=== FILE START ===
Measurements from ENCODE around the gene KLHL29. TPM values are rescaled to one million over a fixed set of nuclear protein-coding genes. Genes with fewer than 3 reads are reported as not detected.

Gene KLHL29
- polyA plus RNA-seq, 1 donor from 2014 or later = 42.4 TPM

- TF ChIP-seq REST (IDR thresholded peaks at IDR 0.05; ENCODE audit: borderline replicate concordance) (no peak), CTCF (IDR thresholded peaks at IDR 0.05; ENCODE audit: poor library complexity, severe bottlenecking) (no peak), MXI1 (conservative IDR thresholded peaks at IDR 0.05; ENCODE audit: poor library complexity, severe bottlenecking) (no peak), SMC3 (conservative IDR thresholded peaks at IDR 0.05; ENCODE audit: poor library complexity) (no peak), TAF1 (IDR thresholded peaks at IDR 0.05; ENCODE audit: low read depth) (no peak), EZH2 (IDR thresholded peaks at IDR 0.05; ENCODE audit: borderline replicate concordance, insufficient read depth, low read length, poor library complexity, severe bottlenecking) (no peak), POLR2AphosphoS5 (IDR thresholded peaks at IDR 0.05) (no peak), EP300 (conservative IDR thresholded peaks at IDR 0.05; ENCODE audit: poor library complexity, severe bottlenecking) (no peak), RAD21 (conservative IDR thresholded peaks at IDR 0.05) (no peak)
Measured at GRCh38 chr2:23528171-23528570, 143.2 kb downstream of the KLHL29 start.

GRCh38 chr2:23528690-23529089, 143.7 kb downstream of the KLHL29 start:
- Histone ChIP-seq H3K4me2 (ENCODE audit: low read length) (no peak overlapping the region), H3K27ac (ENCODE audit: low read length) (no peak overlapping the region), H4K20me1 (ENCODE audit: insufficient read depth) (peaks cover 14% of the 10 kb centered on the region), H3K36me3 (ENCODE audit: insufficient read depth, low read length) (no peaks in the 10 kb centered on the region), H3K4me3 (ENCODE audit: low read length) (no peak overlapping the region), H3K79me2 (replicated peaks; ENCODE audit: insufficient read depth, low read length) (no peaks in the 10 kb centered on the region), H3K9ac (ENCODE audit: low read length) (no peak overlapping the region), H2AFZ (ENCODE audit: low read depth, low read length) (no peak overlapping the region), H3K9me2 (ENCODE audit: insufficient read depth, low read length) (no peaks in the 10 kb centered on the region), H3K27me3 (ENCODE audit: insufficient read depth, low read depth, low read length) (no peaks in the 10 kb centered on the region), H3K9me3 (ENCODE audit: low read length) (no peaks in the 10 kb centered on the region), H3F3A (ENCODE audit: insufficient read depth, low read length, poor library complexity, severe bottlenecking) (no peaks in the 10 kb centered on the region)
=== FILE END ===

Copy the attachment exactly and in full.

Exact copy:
Measurements from ENCODE around the gene KLHL29. TPM values are rescaled to one million over a fixed set of nuclear protein-coding genes. Genes with fewer than 3 reads are reported as not detected.

Gene KLHL29
- polyA plus RNA-seq, 1 donor from 2014 or later = 42.4 TPM

- TF ChIP-seq REST (IDR thresholded peaks at IDR 0.05; ENCODE audit: borderline replicate concordance) (no peak), CTCF (IDR thresholded peaks at IDR 0.05; ENCODE audit: poor library complexity, severe bottlenecking) (no peak), MXI1 (conservative IDR thresholded peaks at IDR 0.05; ENCODE audit: poor library complexity, severe bottlenecking) (no peak), SMC3 (conservative IDR thresholded peaks at IDR 0.05; ENCODE audit: poor library complexity) (no peak), TAF1 (IDR thresholded peaks at IDR 0.05; ENCODE audit: low read depth) (no peak), EZH2 (IDR thresholded peaks at IDR 0.05; ENCODE audit: borderline replicate concordance, insufficient read depth, low read length, poor library complexity, severe bottlenecking) (no peak), POLR2AphosphoS5 (IDR thresholded peaks at IDR 0.05) (no peak), EP300 (conservative IDR thresholded peaks at IDR 0.05; ENCODE audit: poor library complexity, severe bottlenecking) (no peak), RAD21 (conservative IDR thresholded peaks at IDR 0.05) (no peak)
Measured at GRCh38 chr2:23528171-23528570, 143.2 kb downstream of the KLHL29 start.

GRCh38 chr2:23528690-23529089, 143.7 kb downstream of the KLHL29 start:
- Histone ChIP-seq H3K4me2 (ENCODE audit: low read length) (no peak overlapping the region), H3K27ac (ENCODE audit: low read length) (no peak overlapping the region), H4K20me1 (ENCODE audit: insufficient read depth) (peaks cover 14% of the 10 kb centered on the region), H3K36me3 (ENCODE audit: insufficient read depth, low read length) (no peaks in the 10 kb centered on the region), H3K4me3 (ENCODE audit: low read length) (no peak overlapping the region), H3K79me2 (replicated peaks; ENCODE audit: insufficient read depth, low read length) (no peaks in the 10 kb centered on the region), H3K9ac (ENCODE audit: low read length) (no peak overlapping the region), H2AFZ (ENCODE audit: low read depth, low read length) (no peak overlapping the region), H3K9me2 (ENCODE audit: insufficient read depth, low read length) (no peaks in the 10 kb centered on the region), H3K27me3 (ENCODE audit: insufficient read depth, low read depth, low read length) (no peaks in the 10 kb centered on the region), H3K9me3 (ENCODE audit: low read length) (no peaks in the 10 kb centered on the region), H3F3A (ENCODE audit: insufficient read depth, low read length, poor library complexity, severe bottlenecking) (no peaks in the 10 kb centered on the region)